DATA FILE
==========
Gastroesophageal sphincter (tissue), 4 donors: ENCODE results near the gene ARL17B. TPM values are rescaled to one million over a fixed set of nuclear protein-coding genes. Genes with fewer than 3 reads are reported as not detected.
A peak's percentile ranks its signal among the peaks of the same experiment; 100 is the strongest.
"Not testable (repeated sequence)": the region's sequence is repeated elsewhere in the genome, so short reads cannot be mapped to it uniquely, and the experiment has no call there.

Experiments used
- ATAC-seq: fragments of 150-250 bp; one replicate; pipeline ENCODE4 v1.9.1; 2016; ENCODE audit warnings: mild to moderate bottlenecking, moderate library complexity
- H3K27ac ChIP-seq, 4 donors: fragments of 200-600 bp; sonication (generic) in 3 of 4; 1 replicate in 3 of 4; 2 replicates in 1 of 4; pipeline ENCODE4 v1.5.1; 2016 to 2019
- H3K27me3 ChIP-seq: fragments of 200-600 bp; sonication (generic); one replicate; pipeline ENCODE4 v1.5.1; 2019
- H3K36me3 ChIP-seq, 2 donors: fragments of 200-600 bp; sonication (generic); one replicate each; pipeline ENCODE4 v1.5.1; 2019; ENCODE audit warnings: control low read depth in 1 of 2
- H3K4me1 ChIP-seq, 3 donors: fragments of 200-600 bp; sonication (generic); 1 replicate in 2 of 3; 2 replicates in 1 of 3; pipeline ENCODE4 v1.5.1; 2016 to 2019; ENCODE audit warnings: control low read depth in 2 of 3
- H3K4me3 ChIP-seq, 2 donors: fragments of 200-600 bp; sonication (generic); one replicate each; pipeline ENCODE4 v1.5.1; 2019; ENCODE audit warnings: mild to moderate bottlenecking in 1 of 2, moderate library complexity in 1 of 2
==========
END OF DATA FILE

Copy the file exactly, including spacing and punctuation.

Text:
Gastroesophageal sphincter (tissue), 4 donors: ENCODE results near the gene ARL17B. TPM values are rescaled to one million over a fixed set of nuclear protein-coding genes. Genes with fewer than 3 reads are reported as not detected.
A peak's percentile ranks its signal among the peaks of the same experiment; 100 is the strongest.
"Not testable (repeated sequence)": the region's sequence is repeated elsewhere in the genome, so short reads cannot be mapped to it uniquely, and the experiment has no call there.

Experiments used
- ATAC-seq: fragments of 150-250 bp; one replicate; pipeline ENCODE4 v1.9.1; 2016; ENCODE audit warnings: mild to moderate bottlenecking, moderate library complexity
- H3K27ac ChIP-seq, 4 donors: fragments of 200-600 bp; sonication (generic) in 3 of 4; 1 replicate in 3 of 4; 2 replicates in 1 of 4; pipeline ENCODE4 v1.5.1; 2016 to 2019
- H3K27me3 ChIP-seq: fragments of 200-600 bp; sonication (generic); one replicate; pipeline ENCODE4 v1.5.1; 2019
- H3K36me3 ChIP-seq, 2 donors: fragments of 200-600 bp; sonication (generic); one replicate each; pipeline ENCODE4 v1.5.1; 2019; ENCODE audit warnings: control low read depth in 1 of 2
- H3K4me1 ChIP-seq, 3 donors: fragments of 200-600 bp; sonication (generic); 1 replicate in 2 of 3; 2 replicates in 1 of 3; pipeline ENCODE4 v1.5.1; 2016 to 2019; ENCODE audit warnings: control low read depth in 2 of 3
- H3K4me3 ChIP-seq, 2 donors: fragments of 200-600 bp; sonication (generic); one replicate each; pipeline ENCODE4 v1.5.1; 2019; ENCODE audit warnings: mild to moderate bottlenecking in 1 of 2, moderate library complexity in 1 of 2